The film was written and directed by Joel Smallbone and Richard L. Ramsey. It stars Smallbone as David, Daisy Betts as Helen, and Kirrilee Berger as Rebecca. Rounding out the cast is “Nashville” and “General Hospital” star Jonathan Jackson as Eddie Degarmo; “Full House” alum and Great American Family contributor Candace Cameron Bure as Kay Albright; “The Fast and the Furious: Tokyo Drift” and “NCIS: New Orleans” lead Lucas Black as Jed Albright; and Terry O’Quinn, who played the mysterious and magnificent John Locke for six seasons on “Lost.” He plays Grandpa James.

Rebecca also makes a cameo appearance in the film.

She shared more about her family, her “Unsung Hero,” and her go-to movie snack, in this edited Q&A.

Oh, and another chapter might be in the works, as Rebecca and Cubbie are penning a new book about their love story.

“Unsung Hero” (Photo courtesy of EPK. TV)


BTS: I think it was about 2005 the first time I interviewed you. We've talked about your music, your movies, your books, your podcasts. I have to ask you about what I think is probably the most challenging role that you've taken on over the years. And that, of course, is “Flight Attendant” (her character in "Unsung Hero."

Rebecca St. James: (Laughs) Ah, yes, so challenging!

BTS: What can you tell me about "Flight Attendant"?

Rebecca St. James: Yeah, that was fun. I mean, that was a pretty cool day, because my husband was very involved in this film. He was kind of a third director, really. He was speaking into every shot of the movie, so there was obviously a lot of trust there. And then Joel was playing my dad, and then speaking into every part of the movie, too, and also directing. So, there was a lot of safety going on that set.

I've always loved acting. I think, actually, prior to even doing music, acting was what I thought I might do as a small child. I wanted to be in “The Sound of Music.” That was my first little dream.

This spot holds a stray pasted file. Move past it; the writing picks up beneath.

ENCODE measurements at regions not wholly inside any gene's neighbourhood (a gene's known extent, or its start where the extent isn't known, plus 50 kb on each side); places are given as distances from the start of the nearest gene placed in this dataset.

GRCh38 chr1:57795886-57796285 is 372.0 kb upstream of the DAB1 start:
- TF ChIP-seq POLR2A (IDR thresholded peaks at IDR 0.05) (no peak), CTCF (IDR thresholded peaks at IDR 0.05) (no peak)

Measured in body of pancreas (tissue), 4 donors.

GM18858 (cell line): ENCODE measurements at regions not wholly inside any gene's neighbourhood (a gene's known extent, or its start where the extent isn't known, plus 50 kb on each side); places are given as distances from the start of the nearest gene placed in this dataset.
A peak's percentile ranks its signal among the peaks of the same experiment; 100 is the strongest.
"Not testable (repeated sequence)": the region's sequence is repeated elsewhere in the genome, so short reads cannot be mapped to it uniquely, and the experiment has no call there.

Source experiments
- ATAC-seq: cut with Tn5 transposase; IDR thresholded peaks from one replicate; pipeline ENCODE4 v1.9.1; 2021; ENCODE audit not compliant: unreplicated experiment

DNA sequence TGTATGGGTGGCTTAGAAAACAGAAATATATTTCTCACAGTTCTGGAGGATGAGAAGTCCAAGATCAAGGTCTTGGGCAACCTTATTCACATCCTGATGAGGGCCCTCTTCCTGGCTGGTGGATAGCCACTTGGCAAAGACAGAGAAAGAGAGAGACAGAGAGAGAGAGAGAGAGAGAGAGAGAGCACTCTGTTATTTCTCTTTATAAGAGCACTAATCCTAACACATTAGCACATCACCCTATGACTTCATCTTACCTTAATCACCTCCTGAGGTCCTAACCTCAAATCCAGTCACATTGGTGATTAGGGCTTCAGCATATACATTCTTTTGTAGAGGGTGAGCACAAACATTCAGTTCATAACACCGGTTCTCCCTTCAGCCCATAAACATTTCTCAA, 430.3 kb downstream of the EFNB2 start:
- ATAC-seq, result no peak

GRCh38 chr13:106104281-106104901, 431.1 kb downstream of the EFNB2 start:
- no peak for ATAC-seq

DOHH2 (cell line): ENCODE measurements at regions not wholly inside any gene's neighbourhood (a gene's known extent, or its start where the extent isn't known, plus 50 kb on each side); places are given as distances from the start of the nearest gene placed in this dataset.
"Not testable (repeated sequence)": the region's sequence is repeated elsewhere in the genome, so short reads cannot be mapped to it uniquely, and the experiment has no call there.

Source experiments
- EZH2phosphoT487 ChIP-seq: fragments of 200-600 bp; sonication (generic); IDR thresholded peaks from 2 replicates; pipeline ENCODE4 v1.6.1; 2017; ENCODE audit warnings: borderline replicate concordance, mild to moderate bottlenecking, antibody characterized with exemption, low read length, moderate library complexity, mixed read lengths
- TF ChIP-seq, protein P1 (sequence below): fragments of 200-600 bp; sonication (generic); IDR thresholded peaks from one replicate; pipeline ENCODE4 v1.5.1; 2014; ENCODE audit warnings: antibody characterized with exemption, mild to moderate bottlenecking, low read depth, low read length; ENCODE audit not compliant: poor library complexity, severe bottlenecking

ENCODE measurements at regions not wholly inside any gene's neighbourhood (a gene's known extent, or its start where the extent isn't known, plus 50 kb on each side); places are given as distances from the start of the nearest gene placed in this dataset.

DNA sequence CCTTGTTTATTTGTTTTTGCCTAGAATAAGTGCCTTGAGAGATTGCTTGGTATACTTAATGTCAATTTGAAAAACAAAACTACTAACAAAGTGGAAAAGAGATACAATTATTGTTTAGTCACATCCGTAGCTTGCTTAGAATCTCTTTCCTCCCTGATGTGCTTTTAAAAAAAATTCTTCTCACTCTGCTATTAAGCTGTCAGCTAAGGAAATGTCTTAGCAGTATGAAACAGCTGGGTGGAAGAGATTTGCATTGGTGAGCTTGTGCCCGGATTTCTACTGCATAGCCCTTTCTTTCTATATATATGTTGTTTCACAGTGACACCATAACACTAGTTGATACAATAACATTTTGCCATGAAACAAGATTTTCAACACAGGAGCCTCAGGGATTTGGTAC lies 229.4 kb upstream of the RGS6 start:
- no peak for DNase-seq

It was fun. I also enjoyed the voiceover work, because we captured that initial scene in the airplane, but then doing the voiceover work afterwards, too, where it's just my voice. And I’ve done quite a lot of that, with “VeggieTales” and other voice-only pieces for films or TV. It was great. It was a real special day. And I'd be on and off set, because of Cubbie’s involvement; but nice to be able to contribute something to it – and have that even for our kids to kind of look back at Mommy and Daddy were involved in that directly.

for KING & COUNTRY’s Joel and Luke Smallbone at one of the premiere events for “Unsung Hero.” (Photo courtesy of EPK. TV)


BTS: You've done quite a bit of press. You did a big fan event. It's obviously been, I'm sure, all-encompassing over the past few months. Now that we've arrived at the day, and you've got almost all of that behind you – now that the movie is in a place where it can be shared with the world – what are your thoughts, and what are your feelings?

Rebecca St. James: Well, I’ve seen it five times, I believe. Last night was the fifth time, and I was actually just bringing friends to our local theater. They're doing like 14 showings of it. The boys and Cubbie were introducing all the different screenings at our theater here; and so, I went with some friends.

It's wild. I cry every time. I probably will cry every time. And it's not just living through that time – and, I mean, it wasn't super traumatic, I don't think, for me; I think it definitely was for my parents. They both probably find it challenging to watch in their various ways. But I think it's also the themes of just family and marriage and pain. When you're going through these kinds of things in life, asking the questions of how's this all going to work out.

I think, for everyone who watches it, unless they're super, super stoic, there's some kind of emotional connect that's pretty powerful – and that's definitely the case for me.